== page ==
It’s a math mistake that should have the attention of hundreds of thousands of working and retired educators.
It already has the attention of the U.S. Securities and Exchange Commission and the FBI.
And it’s a mistake that should have the attention of every Pennsylvania taxpayer.
That’s because Pennsylvania’s biggest pension fund — the Public School Employees Retirement System — is under scrutiny for the board’s adoption of a false figure for its financial performance and about improper “compensation and gifts” possibly offered to staff.
PSERS oversees a pension plan worth $70 billion — that is billion with a “B” — for more than 500,000 working and retired educators.
We’re talking serious money here, and with serious money comes the possibility of serious corruption.
The story, however, hasn’t gotten the play it deserves during a news cycle devoted largely to mask debates, vaccine hesitancy and a possible government shutdown and debt default.
Let’s start with the basics.
The math mistake: The FBI and federal prosecutors launched a criminal probe of the PSERS plan in March immediately after the fund’s board issued a brief statement revealing its belated doubts about the figure it endorsed in December for financial results.
Prosecutors’ subpoenas ordered top PSERS officials to turn over information to a grand jury about the mistaken calculation (the math mistake) and, in a seemingly unrelated matter, the pension fund’s more than $5 million appropriation to buy real estate near its headquarters in Harrisburg.
The board’s math mistake on its financial performance was no minor error. Under state law, many school workers must pay more into the pension system when it fails to meet certain financial targets.
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In December, the 15-member PSERS board said profits were just barely good enough to spare the teachers such a hike. Then, in April, it reversed course and adopted a new, lower figure. This triggered an increase in payments for more than 100,000 teachers and other school employees hired since 2011. More veteran teachers were given a pass.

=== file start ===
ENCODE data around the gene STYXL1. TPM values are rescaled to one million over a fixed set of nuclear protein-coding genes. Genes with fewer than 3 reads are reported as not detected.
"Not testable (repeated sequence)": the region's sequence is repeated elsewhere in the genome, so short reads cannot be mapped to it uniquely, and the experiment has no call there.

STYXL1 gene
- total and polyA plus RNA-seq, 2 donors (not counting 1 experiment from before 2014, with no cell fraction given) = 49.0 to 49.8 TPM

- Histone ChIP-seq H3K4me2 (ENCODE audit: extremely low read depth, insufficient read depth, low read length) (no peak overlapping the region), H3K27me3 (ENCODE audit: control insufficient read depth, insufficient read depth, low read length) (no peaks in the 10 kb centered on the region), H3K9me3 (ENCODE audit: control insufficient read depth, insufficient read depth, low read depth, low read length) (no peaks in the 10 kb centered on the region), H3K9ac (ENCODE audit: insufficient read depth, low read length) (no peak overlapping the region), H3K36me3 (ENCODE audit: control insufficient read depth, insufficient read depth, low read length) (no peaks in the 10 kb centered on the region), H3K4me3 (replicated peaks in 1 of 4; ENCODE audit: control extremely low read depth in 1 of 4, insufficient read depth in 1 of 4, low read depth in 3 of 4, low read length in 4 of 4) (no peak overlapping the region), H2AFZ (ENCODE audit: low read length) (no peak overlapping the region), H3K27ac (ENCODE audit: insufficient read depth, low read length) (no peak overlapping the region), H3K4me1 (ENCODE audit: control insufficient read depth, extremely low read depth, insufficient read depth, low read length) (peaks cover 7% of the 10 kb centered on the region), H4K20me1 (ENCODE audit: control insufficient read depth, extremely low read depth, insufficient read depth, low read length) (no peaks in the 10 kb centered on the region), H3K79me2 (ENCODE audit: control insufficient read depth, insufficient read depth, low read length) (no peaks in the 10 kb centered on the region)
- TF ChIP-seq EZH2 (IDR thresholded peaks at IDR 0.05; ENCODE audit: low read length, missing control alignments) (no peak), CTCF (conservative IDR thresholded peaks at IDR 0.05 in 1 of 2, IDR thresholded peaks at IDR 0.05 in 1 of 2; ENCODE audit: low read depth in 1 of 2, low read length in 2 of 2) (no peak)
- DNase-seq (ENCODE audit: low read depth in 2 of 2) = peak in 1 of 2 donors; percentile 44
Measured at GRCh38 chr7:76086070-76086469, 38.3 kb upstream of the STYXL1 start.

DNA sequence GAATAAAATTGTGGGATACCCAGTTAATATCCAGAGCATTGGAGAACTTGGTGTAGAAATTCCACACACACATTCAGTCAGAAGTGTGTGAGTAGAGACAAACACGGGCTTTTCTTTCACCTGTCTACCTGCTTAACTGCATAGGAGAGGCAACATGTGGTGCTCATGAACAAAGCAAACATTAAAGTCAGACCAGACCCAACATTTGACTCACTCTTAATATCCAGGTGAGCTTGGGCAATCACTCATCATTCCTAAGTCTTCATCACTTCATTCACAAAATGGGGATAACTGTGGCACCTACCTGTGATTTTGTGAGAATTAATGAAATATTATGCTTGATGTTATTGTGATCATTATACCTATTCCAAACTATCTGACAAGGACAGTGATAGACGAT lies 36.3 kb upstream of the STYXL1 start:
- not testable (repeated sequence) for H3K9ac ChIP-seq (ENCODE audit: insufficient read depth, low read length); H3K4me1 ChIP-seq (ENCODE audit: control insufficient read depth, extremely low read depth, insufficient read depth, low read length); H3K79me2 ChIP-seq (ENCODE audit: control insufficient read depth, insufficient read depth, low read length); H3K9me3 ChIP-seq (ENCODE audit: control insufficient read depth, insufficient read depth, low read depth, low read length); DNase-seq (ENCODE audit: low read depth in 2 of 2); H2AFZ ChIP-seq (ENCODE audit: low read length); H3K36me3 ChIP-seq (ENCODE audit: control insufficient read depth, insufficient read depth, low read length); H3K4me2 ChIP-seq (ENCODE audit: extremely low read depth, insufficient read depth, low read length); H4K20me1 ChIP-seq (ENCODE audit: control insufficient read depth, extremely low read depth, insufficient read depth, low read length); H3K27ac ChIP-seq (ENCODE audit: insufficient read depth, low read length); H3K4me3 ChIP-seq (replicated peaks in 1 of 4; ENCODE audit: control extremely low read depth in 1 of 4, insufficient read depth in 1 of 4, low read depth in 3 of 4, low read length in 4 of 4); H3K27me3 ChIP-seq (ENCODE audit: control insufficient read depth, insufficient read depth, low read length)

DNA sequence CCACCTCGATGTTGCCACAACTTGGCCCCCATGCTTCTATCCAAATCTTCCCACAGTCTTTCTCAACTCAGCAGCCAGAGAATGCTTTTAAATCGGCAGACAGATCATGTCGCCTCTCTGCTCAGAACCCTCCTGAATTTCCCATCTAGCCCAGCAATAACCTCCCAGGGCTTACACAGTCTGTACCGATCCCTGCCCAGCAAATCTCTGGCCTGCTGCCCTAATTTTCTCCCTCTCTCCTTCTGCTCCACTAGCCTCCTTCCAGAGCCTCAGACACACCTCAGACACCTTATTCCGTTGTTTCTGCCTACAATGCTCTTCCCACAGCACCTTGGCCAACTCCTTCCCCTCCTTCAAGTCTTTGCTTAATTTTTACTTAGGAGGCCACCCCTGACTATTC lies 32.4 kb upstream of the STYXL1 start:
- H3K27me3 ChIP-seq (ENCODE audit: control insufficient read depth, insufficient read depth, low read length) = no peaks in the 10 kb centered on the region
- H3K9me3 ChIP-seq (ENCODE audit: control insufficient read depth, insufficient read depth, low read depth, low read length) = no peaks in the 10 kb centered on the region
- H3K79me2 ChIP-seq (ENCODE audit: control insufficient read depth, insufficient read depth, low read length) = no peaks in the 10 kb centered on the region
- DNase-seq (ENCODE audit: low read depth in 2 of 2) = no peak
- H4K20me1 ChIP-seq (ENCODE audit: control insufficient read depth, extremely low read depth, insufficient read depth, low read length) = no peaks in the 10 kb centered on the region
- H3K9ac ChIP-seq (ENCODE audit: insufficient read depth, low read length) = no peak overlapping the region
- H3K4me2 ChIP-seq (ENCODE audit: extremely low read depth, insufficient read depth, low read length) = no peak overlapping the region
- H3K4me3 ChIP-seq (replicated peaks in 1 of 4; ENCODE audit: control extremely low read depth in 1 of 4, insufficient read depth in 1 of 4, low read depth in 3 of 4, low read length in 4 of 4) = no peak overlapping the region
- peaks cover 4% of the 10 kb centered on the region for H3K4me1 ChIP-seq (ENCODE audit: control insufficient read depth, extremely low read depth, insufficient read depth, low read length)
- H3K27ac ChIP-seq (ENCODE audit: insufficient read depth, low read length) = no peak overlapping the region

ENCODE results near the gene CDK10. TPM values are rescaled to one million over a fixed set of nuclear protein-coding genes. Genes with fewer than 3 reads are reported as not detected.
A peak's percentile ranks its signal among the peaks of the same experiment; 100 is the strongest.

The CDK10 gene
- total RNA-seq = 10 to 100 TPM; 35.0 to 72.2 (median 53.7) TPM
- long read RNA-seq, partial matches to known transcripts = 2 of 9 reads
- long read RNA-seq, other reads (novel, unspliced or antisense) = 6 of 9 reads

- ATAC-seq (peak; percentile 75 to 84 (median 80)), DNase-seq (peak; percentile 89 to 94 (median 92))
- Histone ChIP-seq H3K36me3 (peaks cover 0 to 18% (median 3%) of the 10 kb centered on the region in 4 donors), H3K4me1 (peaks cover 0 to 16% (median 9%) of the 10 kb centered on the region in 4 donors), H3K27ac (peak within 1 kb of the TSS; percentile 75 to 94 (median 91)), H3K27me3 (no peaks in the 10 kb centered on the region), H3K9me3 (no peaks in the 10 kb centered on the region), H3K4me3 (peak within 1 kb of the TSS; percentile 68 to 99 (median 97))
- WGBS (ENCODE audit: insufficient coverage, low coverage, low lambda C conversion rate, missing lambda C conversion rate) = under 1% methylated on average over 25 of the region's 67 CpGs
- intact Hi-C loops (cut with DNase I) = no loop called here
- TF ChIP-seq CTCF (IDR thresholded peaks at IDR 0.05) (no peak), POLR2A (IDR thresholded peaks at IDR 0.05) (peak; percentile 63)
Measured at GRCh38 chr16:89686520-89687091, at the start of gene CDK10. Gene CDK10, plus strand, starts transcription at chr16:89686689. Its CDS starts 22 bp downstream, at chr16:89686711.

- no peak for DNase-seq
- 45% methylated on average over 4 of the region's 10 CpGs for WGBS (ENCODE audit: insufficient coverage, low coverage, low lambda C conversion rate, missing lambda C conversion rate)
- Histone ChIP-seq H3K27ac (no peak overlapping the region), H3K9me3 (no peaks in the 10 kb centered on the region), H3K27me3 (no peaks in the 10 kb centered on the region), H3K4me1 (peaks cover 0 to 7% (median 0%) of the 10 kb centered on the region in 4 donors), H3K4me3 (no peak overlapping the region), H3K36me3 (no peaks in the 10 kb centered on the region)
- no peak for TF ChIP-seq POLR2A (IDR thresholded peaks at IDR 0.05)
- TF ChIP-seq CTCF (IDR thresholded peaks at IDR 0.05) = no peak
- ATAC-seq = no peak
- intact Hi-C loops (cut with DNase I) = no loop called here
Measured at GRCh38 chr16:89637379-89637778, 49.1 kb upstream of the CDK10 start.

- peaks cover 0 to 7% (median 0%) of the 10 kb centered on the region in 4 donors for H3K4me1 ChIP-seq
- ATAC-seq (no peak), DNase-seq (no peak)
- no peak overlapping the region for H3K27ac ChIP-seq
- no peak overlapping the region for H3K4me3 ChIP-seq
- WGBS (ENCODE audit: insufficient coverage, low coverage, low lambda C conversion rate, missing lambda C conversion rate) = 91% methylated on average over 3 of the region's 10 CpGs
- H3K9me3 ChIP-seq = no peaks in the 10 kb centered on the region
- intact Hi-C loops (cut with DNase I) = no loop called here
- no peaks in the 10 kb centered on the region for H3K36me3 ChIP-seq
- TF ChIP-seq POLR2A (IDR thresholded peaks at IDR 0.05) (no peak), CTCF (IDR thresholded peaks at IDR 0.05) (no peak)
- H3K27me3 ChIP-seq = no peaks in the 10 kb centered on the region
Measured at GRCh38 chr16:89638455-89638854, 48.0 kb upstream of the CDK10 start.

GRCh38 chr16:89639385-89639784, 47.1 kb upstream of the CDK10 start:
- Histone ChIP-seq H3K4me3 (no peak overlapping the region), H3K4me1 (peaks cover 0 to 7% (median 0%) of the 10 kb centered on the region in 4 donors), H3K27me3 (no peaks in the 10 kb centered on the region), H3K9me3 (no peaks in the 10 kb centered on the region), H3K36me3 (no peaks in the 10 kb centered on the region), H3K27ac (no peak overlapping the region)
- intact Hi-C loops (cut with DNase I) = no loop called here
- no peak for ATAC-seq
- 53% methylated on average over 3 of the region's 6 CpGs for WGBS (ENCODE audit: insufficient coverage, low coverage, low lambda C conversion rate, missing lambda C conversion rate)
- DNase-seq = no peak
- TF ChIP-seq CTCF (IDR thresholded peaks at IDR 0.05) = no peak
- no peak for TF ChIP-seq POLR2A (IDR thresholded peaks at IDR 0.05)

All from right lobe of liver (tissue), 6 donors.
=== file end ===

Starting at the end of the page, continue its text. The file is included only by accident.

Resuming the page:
Lack of transparency: The pension fund has said almost nothing about the calculation mistake beyond acknowledging the error six months ago. In internal reports, the incorrect result was traced to nothing more than “clerical data-entry mistakes” by its staff.
Taxpayer-supported PSERS has denied a request, filed under the state’s Right-to-Know Law, for documents about the mistake.
The lack of transparency is troubling.
Also troubling is the fact that PSERS relies so heavily on outside consultants and money managers, despite the fact that the fund’s results have lagged behind those of other pension funds.
The SEC probe: The SEC has joined the FBI in the probe into the math mistake and about improper compensation and gifts possibly offered staff. State employees are rightly forbidden from accepting such gifts under a ban imposed by Gov. Tom Wolf.
Until this year, the fund permitted outside firms to book extravagant travel arrangements for the fund’s 60-member investment unit. The money managers would front the cost and PSERS would later pay them back.
The SEC pursues civil complaints. It has broad power to impose fines, discipline financial players and order reforms. Unlike the FBI, however, it can’t put anyone in prison.
Keep an eye on the story: Where all this will leads is uncertain but the facts that have emerged are concerning.
It’s a story that we can’t afford to let slip under our radar. There’s simply too much money at stake and, as always, remember to follow the cash.